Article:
A jury in Georgia has ordered medical device manufacturer Wright Medical to pay $11 million in the first federal trial concerning the Conserve hip implant. Of that sizable award, $1 million was in compensatory damages, intended to compensate plaintiff for losses, and $10 million was in punitive damages, intended to punish defendant.
Jurors concluded not only was the hip implant defective and unreasonably dangerous, but that manufacturer misrepresented the safety of those products. For this, jurors determined defendant was 100 percent at fault for plaintiff’s injuries.
Plaintiff, who spent nearly 50 years as a children’s ski instructor and led a very active lifestyle, was advised by doctors to undergo a hip replacement in 2006. Her doctor, based on what he’d been told by manufacturer, told her the metal-on-metal hip replacement model was her best bet. But as we have discovered with so many hip replacement devices, this one failed prematurely.
She was the first of some 2,000 plaintiffs whose cases are pending against the company in the case of In RE: Wright Medical Technology, Inc., Conserve Hip Implant Products Liability Litigation, before the U.S. District Court in the Northern District of Georgia. Several other manufacturers, including DePuy, Stryker, Zimmer and Biomet, have faced similar litigation. In fact DePuy, owned by Johnson & Johnson, was ordered to pay $2.5 billion to settle 7,500 lawsuits asserting the company knew up to 40 percent of its implants would fail within five years. Another 4,500 cases were still pending.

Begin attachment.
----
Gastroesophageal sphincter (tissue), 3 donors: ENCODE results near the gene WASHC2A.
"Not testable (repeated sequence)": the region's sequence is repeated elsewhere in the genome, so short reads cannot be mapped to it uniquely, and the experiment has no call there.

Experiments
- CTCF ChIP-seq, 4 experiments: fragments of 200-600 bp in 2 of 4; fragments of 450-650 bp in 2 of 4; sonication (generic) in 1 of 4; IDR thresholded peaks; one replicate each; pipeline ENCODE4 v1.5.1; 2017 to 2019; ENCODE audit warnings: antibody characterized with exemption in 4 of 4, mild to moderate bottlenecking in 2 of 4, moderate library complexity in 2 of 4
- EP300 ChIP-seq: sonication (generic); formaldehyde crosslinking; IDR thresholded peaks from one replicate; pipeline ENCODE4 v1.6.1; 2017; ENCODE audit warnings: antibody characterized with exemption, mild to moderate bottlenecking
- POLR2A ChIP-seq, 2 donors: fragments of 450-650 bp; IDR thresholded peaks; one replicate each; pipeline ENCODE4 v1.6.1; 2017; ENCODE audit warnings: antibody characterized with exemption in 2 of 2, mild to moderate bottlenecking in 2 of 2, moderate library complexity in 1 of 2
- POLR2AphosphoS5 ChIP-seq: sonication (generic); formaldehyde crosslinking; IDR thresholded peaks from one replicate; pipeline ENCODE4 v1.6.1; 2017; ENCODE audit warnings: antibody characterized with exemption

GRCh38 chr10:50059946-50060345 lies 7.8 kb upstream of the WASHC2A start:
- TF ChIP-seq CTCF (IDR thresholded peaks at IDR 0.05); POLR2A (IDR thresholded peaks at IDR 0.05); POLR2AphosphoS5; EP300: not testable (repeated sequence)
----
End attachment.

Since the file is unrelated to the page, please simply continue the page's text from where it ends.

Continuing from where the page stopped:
These implants are advertised to last between 15 and 20 years. However, just six years after implantation, this plaintiff began to suffer severe pain in her hip and could barely walk. Her doctor, suspecting the implant had somehow loosened, decided corrective surgery was the only way to address the issue. But when the doctor actually conducted the surgery, he found the situation was actually far worse: The soft tissue that surrounded the implant was damaged by corroded metal debris.
The end result is that all the things this 71-year-old active senior once loved to do – hiking, water-skiing, jogging and snow-skiing – are no longer an option for her.
An increasing number of people are undergoing hip replacement surgeries, and a larger percentage are finding these devices aren’t performing as promised. Little if any clinical testing is conducted on new models via a U.S. Food & Drug Administration loophole, and these products are rushed to market before it’s clear they are safe. Some of the problems patients have reported:
- Loosening of components
- Severe pain
- Breakdown of components
- Metal poisoning
This plaintiff, who suffered from metallosis, responded by filing a product liability lawsuit alleging strict liability for design defect, fraudulent misrepresentation, fraudulent concealment and negligent misrepresentation.
Defendant sought summary judgment prior to the close of trial, arguing plaintiff had failed to bring forth enough evidence. Judge denied this request and the case went to a jury, which sided with plaintiff. Defendant has vowed appeal.
Bellwether cases like this are good indicators of how future litigation may play out, as many cases will involve the same basic elements and accusations. That’s why plaintiff lawyers say they chose this case – one they described as “middle-of-the-road” in terms of strength of favorable evidence – to help serve as a guidepost. This outcome means future cases may be more likely to settle before reaching the trial phase.
Contact the Carolina injury lawyers at the Lee Law Offices by calling 800-887-1965.
In RE: Wright Medical Technology, Inc., Conserve Hip Implant Products Liability Litigation, Nov. 25, 2015, U.S. District Court in the Northern District of Georgia
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